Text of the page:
Here Carl Trueman speaks about Luther's doctrine of the Word and our need, today, to recover a theology of preaching.
The Word of God transforms the reality of the world. That is the power of preaching, that is the power of the pulpit...
I'm convinced that while much time is spent at seminaries, rightly, teaching the technical aspects of preaching... it is equally important that preachers understand the nature of the theological action which they perform when they stand in a pulpit.
It's a vital, vital need. I think evangelicalism would be transformed if we came to a deep appreciation of what preaching actually is.
Here's my effort on Theology Network to bang that drum....
It is often said that the real issue in preaching is not ‘How to?’ but ‘How can?’ How can a preacher stand before a congregation and dare to speak ‘In the name of the Father and of the Son and of the Holy Spirit’? The ‘How can?’ is by far the more pressing question. And yet, in the textbooks, at the conferences and in preaching groups it seems the ‘How to?’ is the perennial concern. Notes or full script? Powerpoint or no? Topical sermons or lectio continua? These questions abound. Even issues like ‘how to address the heart?’ or ‘how to preach wisdom literature?’ threaten to drown out proper theological reflection. All the while the ‘How can?’ question stands above our practice demanding an answer.
Our silence on this issue could simply reflect the pragmatic spirit of our age. We want to know what ‘works’ so we can copy it. But I suggest there is a deeper problem. Fundamentally we have an impoverished theology of revelation which fails to appreciate what evangelicals from another age held dear – namely that God Himself addresses us in preaching.
4 thoughts on “Luther and Preaching”
'The Preaching of the Word of God is the Word of God. Wherefore when this Word of God is now preached in the church by preachers lawfully called, we believe that the very Word of God is proclaimed and received by the faithful.'
Does that mean it is impossible for the lawfully called preacher to preach error? I found an important aspect of maturing as a christian was to sit and discern what was preached and if necessary reject it. Isnt there a danger in equating the preachers opinions (and I'm sure he'll many about a number of theological issues) and God's word.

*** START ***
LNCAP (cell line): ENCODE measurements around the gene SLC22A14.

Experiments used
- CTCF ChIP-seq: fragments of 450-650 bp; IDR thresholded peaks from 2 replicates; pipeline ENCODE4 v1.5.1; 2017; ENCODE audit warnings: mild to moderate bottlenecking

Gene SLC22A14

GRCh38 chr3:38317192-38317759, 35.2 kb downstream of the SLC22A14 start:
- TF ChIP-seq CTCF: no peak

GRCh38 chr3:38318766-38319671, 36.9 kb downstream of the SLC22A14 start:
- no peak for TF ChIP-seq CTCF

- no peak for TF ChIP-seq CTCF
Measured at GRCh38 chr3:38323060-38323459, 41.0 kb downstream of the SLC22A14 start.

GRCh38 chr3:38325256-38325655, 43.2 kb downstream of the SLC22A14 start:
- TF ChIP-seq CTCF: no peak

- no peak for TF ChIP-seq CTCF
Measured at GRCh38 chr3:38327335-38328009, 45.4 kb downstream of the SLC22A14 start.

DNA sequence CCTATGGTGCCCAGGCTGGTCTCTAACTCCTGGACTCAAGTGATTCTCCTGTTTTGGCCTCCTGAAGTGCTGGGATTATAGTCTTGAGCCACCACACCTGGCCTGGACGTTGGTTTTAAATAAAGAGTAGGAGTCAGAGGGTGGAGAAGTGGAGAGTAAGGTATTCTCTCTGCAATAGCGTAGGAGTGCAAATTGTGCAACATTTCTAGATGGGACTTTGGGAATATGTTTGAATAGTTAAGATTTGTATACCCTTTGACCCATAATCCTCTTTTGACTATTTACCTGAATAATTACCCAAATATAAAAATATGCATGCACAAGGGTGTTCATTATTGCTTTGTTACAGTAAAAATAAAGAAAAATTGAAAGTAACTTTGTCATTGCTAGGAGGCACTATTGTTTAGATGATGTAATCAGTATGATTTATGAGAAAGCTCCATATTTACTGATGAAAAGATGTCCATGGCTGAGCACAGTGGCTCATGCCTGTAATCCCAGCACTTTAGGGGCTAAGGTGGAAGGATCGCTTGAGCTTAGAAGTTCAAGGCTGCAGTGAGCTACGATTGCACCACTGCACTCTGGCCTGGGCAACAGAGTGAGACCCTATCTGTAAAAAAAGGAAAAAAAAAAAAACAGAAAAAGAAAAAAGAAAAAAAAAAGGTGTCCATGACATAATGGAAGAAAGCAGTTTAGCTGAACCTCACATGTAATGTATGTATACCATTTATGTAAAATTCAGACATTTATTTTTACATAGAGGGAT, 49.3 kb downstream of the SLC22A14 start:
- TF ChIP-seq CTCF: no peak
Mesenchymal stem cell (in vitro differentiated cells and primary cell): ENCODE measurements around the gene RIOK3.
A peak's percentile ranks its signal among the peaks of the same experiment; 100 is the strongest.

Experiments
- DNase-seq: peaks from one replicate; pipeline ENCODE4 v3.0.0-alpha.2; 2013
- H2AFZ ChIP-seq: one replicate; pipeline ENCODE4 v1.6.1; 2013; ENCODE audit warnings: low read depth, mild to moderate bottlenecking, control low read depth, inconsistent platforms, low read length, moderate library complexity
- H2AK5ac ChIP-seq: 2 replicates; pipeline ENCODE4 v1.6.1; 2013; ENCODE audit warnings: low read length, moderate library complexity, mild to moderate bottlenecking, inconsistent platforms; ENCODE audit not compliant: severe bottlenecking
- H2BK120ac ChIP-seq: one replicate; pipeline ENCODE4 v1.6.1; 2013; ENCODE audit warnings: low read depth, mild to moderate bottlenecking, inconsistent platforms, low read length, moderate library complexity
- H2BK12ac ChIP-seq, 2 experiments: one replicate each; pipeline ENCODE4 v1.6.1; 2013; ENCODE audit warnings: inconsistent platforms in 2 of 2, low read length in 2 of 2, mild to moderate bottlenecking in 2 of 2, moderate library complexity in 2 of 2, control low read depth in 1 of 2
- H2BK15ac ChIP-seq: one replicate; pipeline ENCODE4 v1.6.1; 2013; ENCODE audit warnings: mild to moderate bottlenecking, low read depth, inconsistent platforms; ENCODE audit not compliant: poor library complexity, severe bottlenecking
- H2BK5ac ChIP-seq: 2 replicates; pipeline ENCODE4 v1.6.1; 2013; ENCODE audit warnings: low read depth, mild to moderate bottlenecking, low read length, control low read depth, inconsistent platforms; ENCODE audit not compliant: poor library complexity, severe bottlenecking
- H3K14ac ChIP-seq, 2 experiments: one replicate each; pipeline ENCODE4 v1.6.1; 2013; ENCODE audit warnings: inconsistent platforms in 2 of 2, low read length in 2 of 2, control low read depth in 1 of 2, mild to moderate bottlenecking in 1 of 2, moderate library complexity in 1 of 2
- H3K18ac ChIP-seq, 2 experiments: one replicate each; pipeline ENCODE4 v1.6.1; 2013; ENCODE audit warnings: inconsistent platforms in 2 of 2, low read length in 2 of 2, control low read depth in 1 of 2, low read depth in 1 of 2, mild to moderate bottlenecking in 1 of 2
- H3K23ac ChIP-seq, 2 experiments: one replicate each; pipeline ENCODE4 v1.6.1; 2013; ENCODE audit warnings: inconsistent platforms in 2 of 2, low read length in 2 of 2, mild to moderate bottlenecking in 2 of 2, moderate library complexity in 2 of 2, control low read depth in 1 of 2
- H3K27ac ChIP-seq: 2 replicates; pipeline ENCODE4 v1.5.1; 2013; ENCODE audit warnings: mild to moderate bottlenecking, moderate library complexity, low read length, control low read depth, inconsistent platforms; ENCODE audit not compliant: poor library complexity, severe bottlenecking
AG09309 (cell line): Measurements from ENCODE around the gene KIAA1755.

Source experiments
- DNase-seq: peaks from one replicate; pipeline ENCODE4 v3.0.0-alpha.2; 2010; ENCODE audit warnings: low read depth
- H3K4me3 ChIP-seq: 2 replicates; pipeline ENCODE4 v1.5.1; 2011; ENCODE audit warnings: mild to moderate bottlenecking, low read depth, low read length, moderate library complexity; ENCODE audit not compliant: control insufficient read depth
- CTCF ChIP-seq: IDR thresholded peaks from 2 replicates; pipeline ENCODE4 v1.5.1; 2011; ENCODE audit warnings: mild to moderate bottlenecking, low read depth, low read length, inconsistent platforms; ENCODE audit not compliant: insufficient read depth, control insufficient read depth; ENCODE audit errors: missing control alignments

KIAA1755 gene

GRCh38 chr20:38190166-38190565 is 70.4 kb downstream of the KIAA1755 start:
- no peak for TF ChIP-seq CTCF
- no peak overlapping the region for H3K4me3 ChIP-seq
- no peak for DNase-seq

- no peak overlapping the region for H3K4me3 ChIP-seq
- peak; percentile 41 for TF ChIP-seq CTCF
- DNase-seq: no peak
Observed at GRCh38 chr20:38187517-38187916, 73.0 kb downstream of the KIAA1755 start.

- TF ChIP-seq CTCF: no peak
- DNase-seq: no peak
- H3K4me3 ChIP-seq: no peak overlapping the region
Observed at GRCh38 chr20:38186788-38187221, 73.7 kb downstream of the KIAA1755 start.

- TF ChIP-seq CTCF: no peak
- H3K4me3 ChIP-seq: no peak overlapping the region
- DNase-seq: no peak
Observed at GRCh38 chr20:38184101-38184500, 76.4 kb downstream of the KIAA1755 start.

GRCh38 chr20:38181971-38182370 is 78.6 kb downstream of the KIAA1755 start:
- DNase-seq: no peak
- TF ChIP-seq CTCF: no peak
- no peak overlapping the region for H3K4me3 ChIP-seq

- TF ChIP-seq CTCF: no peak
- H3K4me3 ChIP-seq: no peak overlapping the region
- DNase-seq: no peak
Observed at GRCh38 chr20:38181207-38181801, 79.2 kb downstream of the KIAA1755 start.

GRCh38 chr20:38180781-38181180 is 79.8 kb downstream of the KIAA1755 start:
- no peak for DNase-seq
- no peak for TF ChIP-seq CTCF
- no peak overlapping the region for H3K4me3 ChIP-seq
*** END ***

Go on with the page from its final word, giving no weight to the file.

How do women fit in. In the OT there were prophetesses eg Deborah. If the preacher is the inheritor of the OT prophets mantle as the video claims surely we must allow women to preach.Surely women should be more emancipated after Christ than before. If we say no they cant because of Paul words in Timothy doesnt this question the claim that the preacher is the inheritor of the prophethood? (I dont think there is much Biblical evidence to back this claim and plenty against).
The link at the end of the article deals with your questions about weighing erring preaching: "Seminars on Luther’s Theology of the Three-fold Word" Absolutely preachers can and do err and we are to play the Bereans (Acts 17) and test the spirits (1 John 4) - but we are also to *expect* God to speak to us in preaching (1 Thes 2:13).
As for women and prophecy/preaching - well within the NT and since it, preaching has been thought of as prophecy (see William Perkins' "The Art of Prophesying" which is a preaching manual). Therefore certainly verses like 1 Cor 11:5 come into play. But I'd have thought that in both Old and New Testaments the far greater majority of those exercising such word ministry have always been men.
I suppose my gripe is when preaching is understood as being the exclusive mode for prophecy to manifest itself. If we are in a church grouping that says women cannot preach then are we saying that women cannot prophesy? If we do arent we exchanging a biblical understanding for a traditional one for surely in both the OT and NT women do prophesy.
I listened to your audio presentation. I agree that the gospel is a proclamation of Christ rather than a system of how to get saved. If we look at Acts 10. 34-43 the vast majority of what peter says is about Jesus' life, death and resurrection with almost an afterthought of how to be saved (43b). THis is very much what Tom Wright has been saying. It is his claim that the gospel does not contain the explicit idea of Justification by faith alone. (Of course the moment you say this people will accuse you of denying the idea of sola fide itself). While sola fide is important it is not essential to the proclamation of the gospel I think some of your problems with other evangeical presentations may have come from the fact that sola fide is being pressed. (How are we to be saved, it is by faith alone, so you must believe or else the fires await) There is, i believe a much closer connextion between the gospel preached by Jesus and that offered by Paul once we understand that Paul's Gospel is not essentially 'how to be saved by sola fide'. Both are essentially about the coming of the kingdom of God with Jesus of Nazareth as Israels Messiah and the world's King. For Paul the gospel is extended to include Jesus' death, ressurection etc but it is not a radical departure from Jesus' gospel of the kingdom.